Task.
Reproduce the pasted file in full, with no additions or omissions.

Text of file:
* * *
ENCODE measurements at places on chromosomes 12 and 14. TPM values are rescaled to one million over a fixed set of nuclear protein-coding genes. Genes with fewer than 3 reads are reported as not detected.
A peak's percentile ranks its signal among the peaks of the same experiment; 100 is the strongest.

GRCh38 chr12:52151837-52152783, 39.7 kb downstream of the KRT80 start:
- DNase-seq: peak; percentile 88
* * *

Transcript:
ENCODE measurements at places on chromosomes 12 and 14. TPM values are rescaled to one million over a fixed set of nuclear protein-coding genes. Genes with fewer than 3 reads are reported as not detected.
A peak's percentile ranks its signal among the peaks of the same experiment; 100 is the strongest.

GRCh38 chr12:52151837-52152783, 39.7 kb downstream of the KRT80 start:
- DNase-seq: peak; percentile 88